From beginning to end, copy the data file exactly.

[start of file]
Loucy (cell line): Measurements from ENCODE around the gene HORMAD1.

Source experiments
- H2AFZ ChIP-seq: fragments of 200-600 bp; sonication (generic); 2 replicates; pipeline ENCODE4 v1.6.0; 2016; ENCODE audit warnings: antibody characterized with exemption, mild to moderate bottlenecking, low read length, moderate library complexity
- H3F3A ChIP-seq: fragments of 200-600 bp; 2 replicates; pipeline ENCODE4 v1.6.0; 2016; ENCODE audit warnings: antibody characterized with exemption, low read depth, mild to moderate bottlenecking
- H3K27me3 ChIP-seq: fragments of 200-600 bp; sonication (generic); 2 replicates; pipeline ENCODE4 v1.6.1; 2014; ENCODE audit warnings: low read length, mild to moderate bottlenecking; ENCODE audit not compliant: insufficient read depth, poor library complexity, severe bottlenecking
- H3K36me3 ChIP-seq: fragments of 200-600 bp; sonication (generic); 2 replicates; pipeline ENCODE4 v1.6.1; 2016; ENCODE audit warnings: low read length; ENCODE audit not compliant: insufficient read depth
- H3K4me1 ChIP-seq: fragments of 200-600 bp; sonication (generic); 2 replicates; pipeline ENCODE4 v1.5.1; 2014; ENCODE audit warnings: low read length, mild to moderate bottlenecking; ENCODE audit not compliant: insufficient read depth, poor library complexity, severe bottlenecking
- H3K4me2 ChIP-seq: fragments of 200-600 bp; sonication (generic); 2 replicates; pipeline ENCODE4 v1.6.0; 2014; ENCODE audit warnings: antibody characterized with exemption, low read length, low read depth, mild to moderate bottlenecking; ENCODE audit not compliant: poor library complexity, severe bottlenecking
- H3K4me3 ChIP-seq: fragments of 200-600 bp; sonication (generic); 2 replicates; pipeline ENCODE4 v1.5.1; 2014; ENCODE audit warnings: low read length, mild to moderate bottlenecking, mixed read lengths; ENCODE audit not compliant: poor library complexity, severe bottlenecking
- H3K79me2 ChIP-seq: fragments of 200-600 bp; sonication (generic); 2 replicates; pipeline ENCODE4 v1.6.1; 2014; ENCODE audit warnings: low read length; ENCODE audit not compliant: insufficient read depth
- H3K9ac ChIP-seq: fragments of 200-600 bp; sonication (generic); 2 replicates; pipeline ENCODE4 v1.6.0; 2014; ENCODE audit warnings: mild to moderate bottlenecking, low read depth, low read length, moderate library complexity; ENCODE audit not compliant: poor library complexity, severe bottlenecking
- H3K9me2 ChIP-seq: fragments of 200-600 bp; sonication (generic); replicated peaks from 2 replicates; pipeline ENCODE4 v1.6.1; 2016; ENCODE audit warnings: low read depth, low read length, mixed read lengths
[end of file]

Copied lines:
Loucy (cell line): Measurements from ENCODE around the gene HORMAD1.

Source experiments
- H2AFZ ChIP-seq: fragments of 200-600 bp; sonication (generic); 2 replicates; pipeline ENCODE4 v1.6.0; 2016; ENCODE audit warnings: antibody characterized with exemption, mild to moderate bottlenecking, low read length, moderate library complexity
- H3F3A ChIP-seq: fragments of 200-600 bp; 2 replicates; pipeline ENCODE4 v1.6.0; 2016; ENCODE audit warnings: antibody characterized with exemption, low read depth, mild to moderate bottlenecking
- H3K27me3 ChIP-seq: fragments of 200-600 bp; sonication (generic); 2 replicates; pipeline ENCODE4 v1.6.1; 2014; ENCODE audit warnings: low read length, mild to moderate bottlenecking; ENCODE audit not compliant: insufficient read depth, poor library complexity, severe bottlenecking
- H3K36me3 ChIP-seq: fragments of 200-600 bp; sonication (generic); 2 replicates; pipeline ENCODE4 v1.6.1; 2016; ENCODE audit warnings: low read length; ENCODE audit not compliant: insufficient read depth
- H3K4me1 ChIP-seq: fragments of 200-600 bp; sonication (generic); 2 replicates; pipeline ENCODE4 v1.5.1; 2014; ENCODE audit warnings: low read length, mild to moderate bottlenecking; ENCODE audit not compliant: insufficient read depth, poor library complexity, severe bottlenecking
- H3K4me2 ChIP-seq: fragments of 200-600 bp; sonication (generic); 2 replicates; pipeline ENCODE4 v1.6.0; 2014; ENCODE audit warnings: antibody characterized with exemption, low read length, low read depth, mild to moderate bottlenecking; ENCODE audit not compliant: poor library complexity, severe bottlenecking
- H3K4me3 ChIP-seq: fragments of 200-600 bp; sonication (generic); 2 replicates; pipeline ENCODE4 v1.5.1; 2014; ENCODE audit warnings: low read length, mild to moderate bottlenecking, mixed read lengths; ENCODE audit not compliant: poor library complexity, severe bottlenecking
- H3K79me2 ChIP-seq: fragments of 200-600 bp; sonication (generic); 2 replicates; pipeline ENCODE4 v1.6.1; 2014; ENCODE audit warnings: low read length; ENCODE audit not compliant: insufficient read depth
- H3K9ac ChIP-seq: fragments of 200-600 bp; sonication (generic); 2 replicates; pipeline ENCODE4 v1.6.0; 2014; ENCODE audit warnings: mild to moderate bottlenecking, low read depth, low read length, moderate library complexity; ENCODE audit not compliant: poor library complexity, severe bottlenecking
- H3K9me2 ChIP-seq: fragments of 200-600 bp; sonication (generic); replicated peaks from 2 replicates; pipeline ENCODE4 v1.6.1; 2016; ENCODE audit warnings: low read depth, low read length, mixed read lengths